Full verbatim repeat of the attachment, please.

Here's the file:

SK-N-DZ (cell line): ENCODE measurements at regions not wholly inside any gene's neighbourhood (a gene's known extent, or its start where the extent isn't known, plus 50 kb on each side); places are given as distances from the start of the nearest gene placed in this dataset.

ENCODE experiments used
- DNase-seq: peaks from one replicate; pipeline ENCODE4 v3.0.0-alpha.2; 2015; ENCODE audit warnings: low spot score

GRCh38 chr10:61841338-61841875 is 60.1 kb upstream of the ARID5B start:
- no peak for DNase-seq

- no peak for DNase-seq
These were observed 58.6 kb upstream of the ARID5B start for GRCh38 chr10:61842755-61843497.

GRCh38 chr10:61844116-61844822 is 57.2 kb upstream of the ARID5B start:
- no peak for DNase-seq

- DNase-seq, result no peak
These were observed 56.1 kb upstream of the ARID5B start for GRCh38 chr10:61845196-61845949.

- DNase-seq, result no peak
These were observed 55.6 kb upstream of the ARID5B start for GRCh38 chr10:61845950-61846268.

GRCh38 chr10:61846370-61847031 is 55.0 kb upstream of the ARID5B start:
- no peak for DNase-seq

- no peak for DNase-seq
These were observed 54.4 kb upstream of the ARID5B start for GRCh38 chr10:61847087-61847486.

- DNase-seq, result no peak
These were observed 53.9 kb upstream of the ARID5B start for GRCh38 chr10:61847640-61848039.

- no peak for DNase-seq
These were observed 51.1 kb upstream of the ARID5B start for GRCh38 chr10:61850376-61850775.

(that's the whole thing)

SK-N-DZ (cell line): ENCODE measurements at regions not wholly inside any gene's neighbourhood (a gene's known extent, or its start where the extent isn't known, plus 50 kb on each side); places are given as distances from the start of the nearest gene placed in this dataset.

ENCODE experiments used
- DNase-seq: peaks from one replicate; pipeline ENCODE4 v3.0.0-alpha.2; 2015; ENCODE audit warnings: low spot score

GRCh38 chr10:61841338-61841875 is 60.1 kb upstream of the ARID5B start:
- no peak for DNase-seq

- no peak for DNase-seq
These were observed 58.6 kb upstream of the ARID5B start for GRCh38 chr10:61842755-61843497.

GRCh38 chr10:61844116-61844822 is 57.2 kb upstream of the ARID5B start:
- no peak for DNase-seq

- DNase-seq, result no peak
These were observed 56.1 kb upstream of the ARID5B start for GRCh38 chr10:61845196-61845949.

- DNase-seq, result no peak
These were observed 55.6 kb upstream of the ARID5B start for GRCh38 chr10:61845950-61846268.

GRCh38 chr10:61846370-61847031 is 55.0 kb upstream of the ARID5B start:
- no peak for DNase-seq

- no peak for DNase-seq
These were observed 54.4 kb upstream of the ARID5B start for GRCh38 chr10:61847087-61847486.

- DNase-seq, result no peak
These were observed 53.9 kb upstream of the ARID5B start for GRCh38 chr10:61847640-61848039.

- no peak for DNase-seq
These were observed 51.1 kb upstream of the ARID5B start for GRCh38 chr10:61850376-61850775.